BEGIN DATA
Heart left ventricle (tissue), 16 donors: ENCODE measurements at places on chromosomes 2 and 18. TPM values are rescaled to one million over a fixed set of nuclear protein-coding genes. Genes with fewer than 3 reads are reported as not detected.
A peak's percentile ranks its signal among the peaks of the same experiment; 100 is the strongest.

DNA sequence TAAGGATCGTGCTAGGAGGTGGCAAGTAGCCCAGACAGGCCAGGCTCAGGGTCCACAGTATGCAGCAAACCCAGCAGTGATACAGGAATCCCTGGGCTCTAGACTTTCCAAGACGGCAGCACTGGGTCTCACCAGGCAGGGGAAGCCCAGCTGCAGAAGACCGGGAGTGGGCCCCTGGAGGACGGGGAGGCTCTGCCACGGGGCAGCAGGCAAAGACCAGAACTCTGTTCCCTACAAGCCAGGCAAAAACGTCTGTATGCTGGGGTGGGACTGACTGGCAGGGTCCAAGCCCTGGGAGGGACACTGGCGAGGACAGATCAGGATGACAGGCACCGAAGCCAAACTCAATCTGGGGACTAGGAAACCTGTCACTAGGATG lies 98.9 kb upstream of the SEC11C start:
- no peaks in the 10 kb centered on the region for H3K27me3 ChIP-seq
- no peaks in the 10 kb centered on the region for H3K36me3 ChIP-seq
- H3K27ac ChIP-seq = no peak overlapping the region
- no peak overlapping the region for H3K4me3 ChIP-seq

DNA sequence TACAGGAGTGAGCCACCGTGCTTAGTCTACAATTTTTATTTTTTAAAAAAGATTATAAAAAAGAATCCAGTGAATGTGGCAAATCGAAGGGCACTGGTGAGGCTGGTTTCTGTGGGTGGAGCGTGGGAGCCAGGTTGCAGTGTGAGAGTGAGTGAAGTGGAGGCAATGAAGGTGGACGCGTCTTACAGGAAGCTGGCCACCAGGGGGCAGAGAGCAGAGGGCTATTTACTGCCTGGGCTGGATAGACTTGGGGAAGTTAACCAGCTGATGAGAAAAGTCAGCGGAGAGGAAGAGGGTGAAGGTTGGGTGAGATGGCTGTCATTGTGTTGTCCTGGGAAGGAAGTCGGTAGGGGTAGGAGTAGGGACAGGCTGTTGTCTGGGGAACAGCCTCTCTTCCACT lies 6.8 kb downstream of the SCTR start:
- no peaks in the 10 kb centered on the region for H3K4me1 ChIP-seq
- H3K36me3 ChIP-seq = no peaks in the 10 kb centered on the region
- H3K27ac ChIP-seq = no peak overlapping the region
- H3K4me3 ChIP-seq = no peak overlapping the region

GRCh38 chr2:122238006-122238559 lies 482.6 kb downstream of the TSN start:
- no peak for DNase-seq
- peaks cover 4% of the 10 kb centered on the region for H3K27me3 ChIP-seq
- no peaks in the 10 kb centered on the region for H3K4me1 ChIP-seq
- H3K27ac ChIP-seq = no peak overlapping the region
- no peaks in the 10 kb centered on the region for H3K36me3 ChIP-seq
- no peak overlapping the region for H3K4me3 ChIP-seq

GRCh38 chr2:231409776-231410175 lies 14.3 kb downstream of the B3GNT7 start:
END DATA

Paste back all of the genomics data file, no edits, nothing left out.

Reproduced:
Heart left ventricle (tissue), 16 donors: ENCODE measurements at places on chromosomes 2 and 18. TPM values are rescaled to one million over a fixed set of nuclear protein-coding genes. Genes with fewer than 3 reads are reported as not detected.
A peak's percentile ranks its signal among the peaks of the same experiment; 100 is the strongest.

DNA sequence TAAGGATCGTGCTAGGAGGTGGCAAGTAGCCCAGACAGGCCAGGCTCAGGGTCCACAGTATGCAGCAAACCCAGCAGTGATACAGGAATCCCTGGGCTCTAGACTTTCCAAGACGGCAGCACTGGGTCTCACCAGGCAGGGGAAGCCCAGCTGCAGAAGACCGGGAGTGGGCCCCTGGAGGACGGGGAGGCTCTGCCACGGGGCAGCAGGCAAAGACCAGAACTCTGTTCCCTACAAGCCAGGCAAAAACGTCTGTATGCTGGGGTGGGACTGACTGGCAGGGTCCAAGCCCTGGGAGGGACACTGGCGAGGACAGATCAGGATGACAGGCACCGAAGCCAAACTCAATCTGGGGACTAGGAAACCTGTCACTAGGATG lies 98.9 kb upstream of the SEC11C start:
- no peaks in the 10 kb centered on the region for H3K27me3 ChIP-seq
- no peaks in the 10 kb centered on the region for H3K36me3 ChIP-seq
- H3K27ac ChIP-seq = no peak overlapping the region
- no peak overlapping the region for H3K4me3 ChIP-seq

DNA sequence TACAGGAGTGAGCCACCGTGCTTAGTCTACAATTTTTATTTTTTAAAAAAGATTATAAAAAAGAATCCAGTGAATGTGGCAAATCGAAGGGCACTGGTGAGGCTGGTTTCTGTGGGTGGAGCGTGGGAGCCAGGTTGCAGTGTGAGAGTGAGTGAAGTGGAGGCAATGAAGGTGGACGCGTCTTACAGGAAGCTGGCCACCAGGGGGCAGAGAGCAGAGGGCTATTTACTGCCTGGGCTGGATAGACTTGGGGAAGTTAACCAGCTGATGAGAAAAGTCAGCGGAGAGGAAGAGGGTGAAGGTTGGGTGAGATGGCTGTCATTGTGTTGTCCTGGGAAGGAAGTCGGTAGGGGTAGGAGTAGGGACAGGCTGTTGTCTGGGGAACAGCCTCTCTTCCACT lies 6.8 kb downstream of the SCTR start:
- no peaks in the 10 kb centered on the region for H3K4me1 ChIP-seq
- H3K36me3 ChIP-seq = no peaks in the 10 kb centered on the region
- H3K27ac ChIP-seq = no peak overlapping the region
- H3K4me3 ChIP-seq = no peak overlapping the region

GRCh38 chr2:122238006-122238559 lies 482.6 kb downstream of the TSN start:
- no peak for DNase-seq
- peaks cover 4% of the 10 kb centered on the region for H3K27me3 ChIP-seq
- no peaks in the 10 kb centered on the region for H3K4me1 ChIP-seq
- H3K27ac ChIP-seq = no peak overlapping the region
- no peaks in the 10 kb centered on the region for H3K36me3 ChIP-seq
- no peak overlapping the region for H3K4me3 ChIP-seq

GRCh38 chr2:231409776-231410175 lies 14.3 kb downstream of the B3GNT7 start: